Irregularities in a Study on Soccer Headgear And Concussions

This week the British Journal of Sports Medicine (BJSM) published the results of a randomized trial of headgear to reduce concussions in soccer players.

Here’s an example of the type of headgear being investigated, in case you’re curious:

One of five different types of headgear tested in the study.

Before I jump in to my criticisms, I do want to commend the authors for running a randomized trial on an important question. Preventing concussions is a matter of physics. It’s all about dissipating collision forces so less of it transmits to your skull and shakes your brain inside of it. Helmets in sports like football were designed for a totally different engineering task: preventing skull fractures, which they’re great at. And as big of a concern as concussions have become, we only know of one surefire way to prevent them: stop collisions that shake people’s heads. All that is to say rigorous studies on new technologies that claim to protect the brains of sports participants from concussions are extremely important.

I also want to be upfront about what I expected this study to show, because scientists almost always approach a topic with some preconceived notions; we need to acknowledge and embrace that. I expected headgear to have virtually no effect on concussions.

And lo and behold, the randomized trial showed just that! So why am I writing this critical post?

Well, it’s dumb luck that I looked at this study more closely even though it confirmed what I expected to see. Someone tweeted out the main results table from the study and something didn’t look right – in fact, something was mathematically impossible (SEE Irregularity #2 below). That led me to read the whole paper, and there are some substantial irregularities in the analysis I want to call everyone’s attention to.

The below points aren’t my only concerns with the study, but they’re the biggest ones to which I want to call everyone’s attention.

Study Design Summary

The authors randomized 88 high schools to either wear or not wear some type of protective, purportedly concussion-reducing headgear over up to 2 seasons. The study involved 62 boys’ and 88 girls’ teams, 2,766 unique students, and 3,050 player-seasons.

If a school was randomized to the headgear group, the students were “allowed to individually choose which headgear model to wear for the season.” The students were not forced to wear headgear, nor does it appear the study funded the purchase of headgear for these students.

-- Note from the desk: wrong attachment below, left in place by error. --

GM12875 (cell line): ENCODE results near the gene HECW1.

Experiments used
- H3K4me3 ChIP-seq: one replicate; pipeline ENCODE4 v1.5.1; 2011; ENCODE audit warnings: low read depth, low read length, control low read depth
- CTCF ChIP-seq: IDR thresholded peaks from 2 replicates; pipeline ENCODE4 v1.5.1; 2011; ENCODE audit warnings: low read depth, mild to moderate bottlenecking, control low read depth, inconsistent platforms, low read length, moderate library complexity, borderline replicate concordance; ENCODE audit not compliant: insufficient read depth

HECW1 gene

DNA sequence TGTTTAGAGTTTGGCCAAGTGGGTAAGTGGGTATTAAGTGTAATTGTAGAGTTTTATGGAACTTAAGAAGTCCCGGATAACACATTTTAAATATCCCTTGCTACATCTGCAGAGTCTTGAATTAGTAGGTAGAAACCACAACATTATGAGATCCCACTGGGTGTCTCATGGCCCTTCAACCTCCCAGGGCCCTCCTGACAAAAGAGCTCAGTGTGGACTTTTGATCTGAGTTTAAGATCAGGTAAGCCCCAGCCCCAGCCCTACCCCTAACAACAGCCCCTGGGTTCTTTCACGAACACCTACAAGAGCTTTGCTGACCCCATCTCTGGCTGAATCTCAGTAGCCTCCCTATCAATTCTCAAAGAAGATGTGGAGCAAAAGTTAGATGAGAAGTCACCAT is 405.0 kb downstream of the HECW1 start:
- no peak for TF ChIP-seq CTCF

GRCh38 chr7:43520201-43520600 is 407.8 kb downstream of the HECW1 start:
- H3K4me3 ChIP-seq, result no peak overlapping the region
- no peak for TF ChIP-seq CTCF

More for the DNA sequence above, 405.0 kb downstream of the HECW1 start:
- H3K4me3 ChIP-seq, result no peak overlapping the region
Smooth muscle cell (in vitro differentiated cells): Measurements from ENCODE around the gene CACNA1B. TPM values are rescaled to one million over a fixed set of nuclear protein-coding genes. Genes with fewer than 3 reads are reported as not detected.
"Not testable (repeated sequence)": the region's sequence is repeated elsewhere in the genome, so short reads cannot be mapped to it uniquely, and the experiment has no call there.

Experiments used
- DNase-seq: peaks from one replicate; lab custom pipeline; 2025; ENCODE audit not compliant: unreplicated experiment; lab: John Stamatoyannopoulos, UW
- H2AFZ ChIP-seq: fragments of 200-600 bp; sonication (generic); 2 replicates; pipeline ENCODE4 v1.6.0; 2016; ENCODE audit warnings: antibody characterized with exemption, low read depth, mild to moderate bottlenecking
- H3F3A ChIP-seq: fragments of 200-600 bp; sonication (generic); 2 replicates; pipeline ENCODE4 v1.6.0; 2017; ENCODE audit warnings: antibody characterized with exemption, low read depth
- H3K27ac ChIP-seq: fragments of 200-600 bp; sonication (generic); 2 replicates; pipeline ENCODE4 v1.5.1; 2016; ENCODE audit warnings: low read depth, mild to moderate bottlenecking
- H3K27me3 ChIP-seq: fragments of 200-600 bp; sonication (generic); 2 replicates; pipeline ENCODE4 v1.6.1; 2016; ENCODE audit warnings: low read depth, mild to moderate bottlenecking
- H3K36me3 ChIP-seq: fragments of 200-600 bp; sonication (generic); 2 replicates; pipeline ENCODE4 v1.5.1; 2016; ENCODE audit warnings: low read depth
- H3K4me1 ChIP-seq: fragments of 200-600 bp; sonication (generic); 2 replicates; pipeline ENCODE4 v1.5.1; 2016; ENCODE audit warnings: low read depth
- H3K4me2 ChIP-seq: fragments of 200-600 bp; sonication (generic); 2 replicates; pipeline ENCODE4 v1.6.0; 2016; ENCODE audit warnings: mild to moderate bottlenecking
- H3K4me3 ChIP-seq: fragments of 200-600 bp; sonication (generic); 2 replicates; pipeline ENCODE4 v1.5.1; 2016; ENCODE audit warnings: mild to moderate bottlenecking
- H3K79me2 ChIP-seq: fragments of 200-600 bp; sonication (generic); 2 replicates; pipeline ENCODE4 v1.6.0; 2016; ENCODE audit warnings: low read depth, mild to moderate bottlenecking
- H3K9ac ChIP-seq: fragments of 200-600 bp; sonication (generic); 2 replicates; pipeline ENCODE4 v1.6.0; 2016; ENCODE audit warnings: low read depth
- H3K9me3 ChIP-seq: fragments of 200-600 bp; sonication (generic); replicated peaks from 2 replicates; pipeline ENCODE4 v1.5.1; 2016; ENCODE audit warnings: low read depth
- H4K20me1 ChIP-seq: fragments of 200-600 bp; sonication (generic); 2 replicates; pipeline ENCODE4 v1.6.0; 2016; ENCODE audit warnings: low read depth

If a school was randomized to the non-headgear group, they were not prevented from wearing headgear should they so desire (that would’ve been pretty unethical!).

The students completed a baseline pre-season questionnaire each year. Then the schools’ athletic trainers (ATs) recorded for every athlete in every practice and game (each one representing one athlete-exposure (AE)) three things: whether each student participated, whether each student wore headgear, and what type of headgear they wore (if any).

The ATs also reported all injuries sustained during the study. ATs were left to evaluate and determine what qualified as a concussion, albeit it with guidance from the National Athletic Trainers’ Association Position Statement on the topic.

With this in mind, let’s dig in to some strange things about the study.


Irregularity #1: Very High Adherence

A few points from the above design are important: besides their or their coaches’ and ATs’ innate desire to support a scientific study, there was nothing to force high school students to either wear or not wear their headgear. The study also relied on ATs at 88 different high schools, who were likely already overworked, to report any non-adherence faithfully each day. With that in mind, what would you guess was the rate of non-adherence? Or the rate of reported non-adherence, anyway?